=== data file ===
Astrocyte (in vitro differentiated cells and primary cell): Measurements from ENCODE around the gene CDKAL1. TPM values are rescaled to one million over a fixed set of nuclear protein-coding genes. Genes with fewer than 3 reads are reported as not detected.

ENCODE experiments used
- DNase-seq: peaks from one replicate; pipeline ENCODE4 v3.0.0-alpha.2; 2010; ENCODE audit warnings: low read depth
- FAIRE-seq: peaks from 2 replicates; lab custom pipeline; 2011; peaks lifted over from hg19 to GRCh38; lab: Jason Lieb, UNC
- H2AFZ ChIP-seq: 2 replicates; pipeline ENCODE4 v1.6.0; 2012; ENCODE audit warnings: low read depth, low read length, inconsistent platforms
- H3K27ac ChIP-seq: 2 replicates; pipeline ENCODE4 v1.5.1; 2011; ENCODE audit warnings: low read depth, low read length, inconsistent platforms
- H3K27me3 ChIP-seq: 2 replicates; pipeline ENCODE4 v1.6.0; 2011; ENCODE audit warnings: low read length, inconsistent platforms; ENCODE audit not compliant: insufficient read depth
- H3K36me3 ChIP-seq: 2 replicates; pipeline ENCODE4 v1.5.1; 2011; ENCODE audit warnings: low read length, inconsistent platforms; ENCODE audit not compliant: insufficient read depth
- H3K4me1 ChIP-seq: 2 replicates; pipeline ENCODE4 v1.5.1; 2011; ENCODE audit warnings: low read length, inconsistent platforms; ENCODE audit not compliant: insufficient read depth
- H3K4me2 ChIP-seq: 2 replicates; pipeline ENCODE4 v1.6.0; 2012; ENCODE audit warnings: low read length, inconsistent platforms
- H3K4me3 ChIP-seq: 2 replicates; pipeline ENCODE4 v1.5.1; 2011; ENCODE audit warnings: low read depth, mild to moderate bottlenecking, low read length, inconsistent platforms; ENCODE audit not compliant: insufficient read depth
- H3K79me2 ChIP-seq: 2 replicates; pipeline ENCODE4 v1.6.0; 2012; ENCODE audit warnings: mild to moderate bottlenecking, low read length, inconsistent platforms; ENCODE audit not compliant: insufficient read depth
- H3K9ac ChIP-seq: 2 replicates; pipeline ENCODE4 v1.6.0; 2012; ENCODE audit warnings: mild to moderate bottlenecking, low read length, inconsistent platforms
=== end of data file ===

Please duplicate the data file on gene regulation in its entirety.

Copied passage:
Astrocyte (in vitro differentiated cells and primary cell): Measurements from ENCODE around the gene CDKAL1. TPM values are rescaled to one million over a fixed set of nuclear protein-coding genes. Genes with fewer than 3 reads are reported as not detected.

ENCODE experiments used
- DNase-seq: peaks from one replicate; pipeline ENCODE4 v3.0.0-alpha.2; 2010; ENCODE audit warnings: low read depth
- FAIRE-seq: peaks from 2 replicates; lab custom pipeline; 2011; peaks lifted over from hg19 to GRCh38; lab: Jason Lieb, UNC
- H2AFZ ChIP-seq: 2 replicates; pipeline ENCODE4 v1.6.0; 2012; ENCODE audit warnings: low read depth, low read length, inconsistent platforms
- H3K27ac ChIP-seq: 2 replicates; pipeline ENCODE4 v1.5.1; 2011; ENCODE audit warnings: low read depth, low read length, inconsistent platforms
- H3K27me3 ChIP-seq: 2 replicates; pipeline ENCODE4 v1.6.0; 2011; ENCODE audit warnings: low read length, inconsistent platforms; ENCODE audit not compliant: insufficient read depth
- H3K36me3 ChIP-seq: 2 replicates; pipeline ENCODE4 v1.5.1; 2011; ENCODE audit warnings: low read length, inconsistent platforms; ENCODE audit not compliant: insufficient read depth
- H3K4me1 ChIP-seq: 2 replicates; pipeline ENCODE4 v1.5.1; 2011; ENCODE audit warnings: low read length, inconsistent platforms; ENCODE audit not compliant: insufficient read depth
- H3K4me2 ChIP-seq: 2 replicates; pipeline ENCODE4 v1.6.0; 2012; ENCODE audit warnings: low read length, inconsistent platforms
- H3K4me3 ChIP-seq: 2 replicates; pipeline ENCODE4 v1.5.1; 2011; ENCODE audit warnings: low read depth, mild to moderate bottlenecking, low read length, inconsistent platforms; ENCODE audit not compliant: insufficient read depth
- H3K79me2 ChIP-seq: 2 replicates; pipeline ENCODE4 v1.6.0; 2012; ENCODE audit warnings: mild to moderate bottlenecking, low read length, inconsistent platforms; ENCODE audit not compliant: insufficient read depth
- H3K9ac ChIP-seq: 2 replicates; pipeline ENCODE4 v1.6.0; 2012; ENCODE audit warnings: mild to moderate bottlenecking, low read length, inconsistent platforms